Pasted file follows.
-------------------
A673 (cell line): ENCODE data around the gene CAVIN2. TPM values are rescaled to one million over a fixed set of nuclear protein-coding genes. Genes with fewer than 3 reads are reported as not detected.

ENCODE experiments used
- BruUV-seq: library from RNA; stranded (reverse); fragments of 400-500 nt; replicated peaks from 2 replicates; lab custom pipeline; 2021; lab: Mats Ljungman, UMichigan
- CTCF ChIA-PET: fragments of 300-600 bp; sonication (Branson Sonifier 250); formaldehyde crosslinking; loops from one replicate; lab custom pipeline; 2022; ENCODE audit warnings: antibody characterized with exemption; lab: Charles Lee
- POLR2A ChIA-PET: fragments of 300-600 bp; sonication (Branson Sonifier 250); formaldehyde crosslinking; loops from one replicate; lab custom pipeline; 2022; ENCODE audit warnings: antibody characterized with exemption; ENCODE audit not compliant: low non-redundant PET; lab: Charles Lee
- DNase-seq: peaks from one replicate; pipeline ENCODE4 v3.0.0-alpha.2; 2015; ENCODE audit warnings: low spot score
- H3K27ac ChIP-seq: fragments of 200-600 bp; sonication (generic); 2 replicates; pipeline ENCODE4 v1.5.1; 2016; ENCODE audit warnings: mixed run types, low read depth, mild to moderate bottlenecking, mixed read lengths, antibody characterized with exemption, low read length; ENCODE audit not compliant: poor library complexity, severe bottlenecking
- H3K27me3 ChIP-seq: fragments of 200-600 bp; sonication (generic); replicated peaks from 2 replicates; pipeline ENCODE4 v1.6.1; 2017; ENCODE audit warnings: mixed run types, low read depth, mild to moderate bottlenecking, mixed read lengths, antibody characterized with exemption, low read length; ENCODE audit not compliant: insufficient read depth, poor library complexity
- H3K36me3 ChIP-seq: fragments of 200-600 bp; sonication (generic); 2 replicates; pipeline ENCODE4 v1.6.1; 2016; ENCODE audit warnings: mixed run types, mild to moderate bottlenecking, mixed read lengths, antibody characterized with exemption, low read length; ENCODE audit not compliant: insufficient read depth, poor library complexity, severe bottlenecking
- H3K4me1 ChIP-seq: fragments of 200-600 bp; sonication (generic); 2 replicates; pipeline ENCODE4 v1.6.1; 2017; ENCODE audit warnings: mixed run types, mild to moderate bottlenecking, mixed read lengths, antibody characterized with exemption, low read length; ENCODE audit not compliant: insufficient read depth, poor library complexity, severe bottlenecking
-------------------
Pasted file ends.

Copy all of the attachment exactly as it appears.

A673 (cell line): ENCODE data around the gene CAVIN2. TPM values are rescaled to one million over a fixed set of nuclear protein-coding genes. Genes with fewer than 3 reads are reported as not detected.

ENCODE experiments used
- BruUV-seq: library from RNA; stranded (reverse); fragments of 400-500 nt; replicated peaks from 2 replicates; lab custom pipeline; 2021; lab: Mats Ljungman, UMichigan
- CTCF ChIA-PET: fragments of 300-600 bp; sonication (Branson Sonifier 250); formaldehyde crosslinking; loops from one replicate; lab custom pipeline; 2022; ENCODE audit warnings: antibody characterized with exemption; lab: Charles Lee
- POLR2A ChIA-PET: fragments of 300-600 bp; sonication (Branson Sonifier 250); formaldehyde crosslinking; loops from one replicate; lab custom pipeline; 2022; ENCODE audit warnings: antibody characterized with exemption; ENCODE audit not compliant: low non-redundant PET; lab: Charles Lee
- DNase-seq: peaks from one replicate; pipeline ENCODE4 v3.0.0-alpha.2; 2015; ENCODE audit warnings: low spot score
- H3K27ac ChIP-seq: fragments of 200-600 bp; sonication (generic); 2 replicates; pipeline ENCODE4 v1.5.1; 2016; ENCODE audit warnings: mixed run types, low read depth, mild to moderate bottlenecking, mixed read lengths, antibody characterized with exemption, low read length; ENCODE audit not compliant: poor library complexity, severe bottlenecking
- H3K27me3 ChIP-seq: fragments of 200-600 bp; sonication (generic); replicated peaks from 2 replicates; pipeline ENCODE4 v1.6.1; 2017; ENCODE audit warnings: mixed run types, low read depth, mild to moderate bottlenecking, mixed read lengths, antibody characterized with exemption, low read length; ENCODE audit not compliant: insufficient read depth, poor library complexity
- H3K36me3 ChIP-seq: fragments of 200-600 bp; sonication (generic); 2 replicates; pipeline ENCODE4 v1.6.1; 2016; ENCODE audit warnings: mixed run types, mild to moderate bottlenecking, mixed read lengths, antibody characterized with exemption, low read length; ENCODE audit not compliant: insufficient read depth, poor library complexity, severe bottlenecking
- H3K4me1 ChIP-seq: fragments of 200-600 bp; sonication (generic); 2 replicates; pipeline ENCODE4 v1.6.1; 2017; ENCODE audit warnings: mixed run types, mild to moderate bottlenecking, mixed read lengths, antibody characterized with exemption, low read length; ENCODE audit not compliant: insufficient read depth, poor library complexity, severe bottlenecking